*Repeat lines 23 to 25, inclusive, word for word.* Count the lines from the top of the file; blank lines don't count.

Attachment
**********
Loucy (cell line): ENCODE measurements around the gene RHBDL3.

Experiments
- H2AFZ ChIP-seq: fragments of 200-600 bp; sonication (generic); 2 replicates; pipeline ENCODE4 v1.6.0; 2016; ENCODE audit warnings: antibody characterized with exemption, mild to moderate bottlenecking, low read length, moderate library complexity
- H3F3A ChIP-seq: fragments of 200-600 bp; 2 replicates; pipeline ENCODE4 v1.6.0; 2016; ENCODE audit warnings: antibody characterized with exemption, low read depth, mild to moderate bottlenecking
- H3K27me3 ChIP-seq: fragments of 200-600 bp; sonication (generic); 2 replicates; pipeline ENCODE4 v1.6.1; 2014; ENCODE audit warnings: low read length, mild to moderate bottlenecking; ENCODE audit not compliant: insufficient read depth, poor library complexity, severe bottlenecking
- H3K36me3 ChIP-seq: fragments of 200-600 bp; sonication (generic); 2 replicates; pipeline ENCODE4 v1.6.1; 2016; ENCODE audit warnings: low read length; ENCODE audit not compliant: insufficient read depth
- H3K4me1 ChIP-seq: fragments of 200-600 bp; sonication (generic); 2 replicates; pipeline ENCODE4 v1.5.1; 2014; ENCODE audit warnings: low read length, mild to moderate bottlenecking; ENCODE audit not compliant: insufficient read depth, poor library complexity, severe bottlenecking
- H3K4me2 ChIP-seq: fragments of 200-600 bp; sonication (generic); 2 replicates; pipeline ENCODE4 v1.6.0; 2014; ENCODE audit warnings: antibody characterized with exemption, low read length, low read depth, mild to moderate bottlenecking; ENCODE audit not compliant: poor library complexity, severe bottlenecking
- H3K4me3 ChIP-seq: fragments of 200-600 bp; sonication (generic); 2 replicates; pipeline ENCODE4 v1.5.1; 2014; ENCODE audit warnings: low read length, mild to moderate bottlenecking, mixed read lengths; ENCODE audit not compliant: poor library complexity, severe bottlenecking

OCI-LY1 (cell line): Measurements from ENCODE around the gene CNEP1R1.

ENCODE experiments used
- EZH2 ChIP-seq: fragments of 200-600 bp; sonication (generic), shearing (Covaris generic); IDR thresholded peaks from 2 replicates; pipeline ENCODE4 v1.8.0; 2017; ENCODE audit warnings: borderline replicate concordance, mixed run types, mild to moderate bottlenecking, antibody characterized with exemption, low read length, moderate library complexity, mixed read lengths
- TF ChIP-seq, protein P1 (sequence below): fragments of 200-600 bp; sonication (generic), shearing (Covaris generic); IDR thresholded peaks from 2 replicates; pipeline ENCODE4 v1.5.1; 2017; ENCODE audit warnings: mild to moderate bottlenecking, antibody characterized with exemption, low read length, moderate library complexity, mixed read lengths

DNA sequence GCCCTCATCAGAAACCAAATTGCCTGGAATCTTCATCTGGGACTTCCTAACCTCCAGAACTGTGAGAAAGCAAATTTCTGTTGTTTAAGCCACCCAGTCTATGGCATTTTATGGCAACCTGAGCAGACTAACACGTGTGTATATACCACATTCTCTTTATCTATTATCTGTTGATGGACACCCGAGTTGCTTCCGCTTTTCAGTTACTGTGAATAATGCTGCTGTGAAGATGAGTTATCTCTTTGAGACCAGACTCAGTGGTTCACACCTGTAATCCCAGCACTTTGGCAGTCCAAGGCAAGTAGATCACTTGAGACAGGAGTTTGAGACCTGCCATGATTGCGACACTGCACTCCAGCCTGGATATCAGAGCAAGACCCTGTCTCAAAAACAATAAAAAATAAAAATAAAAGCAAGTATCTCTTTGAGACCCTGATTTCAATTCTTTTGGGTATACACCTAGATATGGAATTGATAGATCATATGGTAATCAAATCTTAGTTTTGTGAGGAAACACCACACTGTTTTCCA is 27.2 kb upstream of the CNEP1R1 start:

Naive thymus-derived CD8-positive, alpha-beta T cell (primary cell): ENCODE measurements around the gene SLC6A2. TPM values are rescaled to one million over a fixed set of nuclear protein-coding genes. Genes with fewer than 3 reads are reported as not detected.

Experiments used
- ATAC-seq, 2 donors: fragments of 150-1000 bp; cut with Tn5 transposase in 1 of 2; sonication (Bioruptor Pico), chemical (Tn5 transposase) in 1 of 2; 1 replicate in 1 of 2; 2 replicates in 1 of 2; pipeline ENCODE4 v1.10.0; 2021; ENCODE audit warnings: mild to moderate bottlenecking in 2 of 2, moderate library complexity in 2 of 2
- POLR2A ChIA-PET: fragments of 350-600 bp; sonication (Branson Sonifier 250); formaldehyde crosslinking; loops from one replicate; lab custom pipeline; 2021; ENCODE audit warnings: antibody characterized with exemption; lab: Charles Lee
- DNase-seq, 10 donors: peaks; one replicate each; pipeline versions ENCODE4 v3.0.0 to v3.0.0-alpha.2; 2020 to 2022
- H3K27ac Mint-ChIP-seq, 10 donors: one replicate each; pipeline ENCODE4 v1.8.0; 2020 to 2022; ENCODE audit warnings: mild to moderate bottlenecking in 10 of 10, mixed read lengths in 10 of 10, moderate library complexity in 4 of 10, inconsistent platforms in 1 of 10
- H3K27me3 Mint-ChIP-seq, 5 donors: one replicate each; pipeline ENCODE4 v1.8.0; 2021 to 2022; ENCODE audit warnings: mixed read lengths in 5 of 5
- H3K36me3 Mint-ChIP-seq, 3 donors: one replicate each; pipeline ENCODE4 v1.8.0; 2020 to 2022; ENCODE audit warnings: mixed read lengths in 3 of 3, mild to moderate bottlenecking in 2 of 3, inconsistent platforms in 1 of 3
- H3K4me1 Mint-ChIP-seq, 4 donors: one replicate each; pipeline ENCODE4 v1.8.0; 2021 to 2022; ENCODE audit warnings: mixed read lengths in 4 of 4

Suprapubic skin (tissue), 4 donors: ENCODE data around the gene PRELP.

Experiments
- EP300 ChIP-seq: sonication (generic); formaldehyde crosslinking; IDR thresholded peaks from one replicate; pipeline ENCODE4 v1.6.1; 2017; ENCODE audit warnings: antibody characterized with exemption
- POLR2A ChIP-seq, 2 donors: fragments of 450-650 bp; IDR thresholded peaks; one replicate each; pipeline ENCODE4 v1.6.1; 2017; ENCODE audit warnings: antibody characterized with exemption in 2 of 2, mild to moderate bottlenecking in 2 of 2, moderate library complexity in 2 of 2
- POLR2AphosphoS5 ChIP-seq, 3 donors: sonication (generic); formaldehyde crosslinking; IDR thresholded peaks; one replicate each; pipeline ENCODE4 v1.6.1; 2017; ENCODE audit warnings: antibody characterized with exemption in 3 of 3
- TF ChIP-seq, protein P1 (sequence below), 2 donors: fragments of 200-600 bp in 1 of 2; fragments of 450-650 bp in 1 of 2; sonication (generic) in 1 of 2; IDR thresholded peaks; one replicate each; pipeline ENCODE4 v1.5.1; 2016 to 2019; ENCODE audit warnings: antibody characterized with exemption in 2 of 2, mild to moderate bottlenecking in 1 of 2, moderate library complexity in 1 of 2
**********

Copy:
- H3K4me1 Mint-ChIP-seq, 4 donors: one replicate each; pipeline ENCODE4 v1.8.0; 2021 to 2022; ENCODE audit warnings: mixed read lengths in 4 of 4

Suprapubic skin (tissue), 4 donors: ENCODE data around the gene PRELP.

Experiments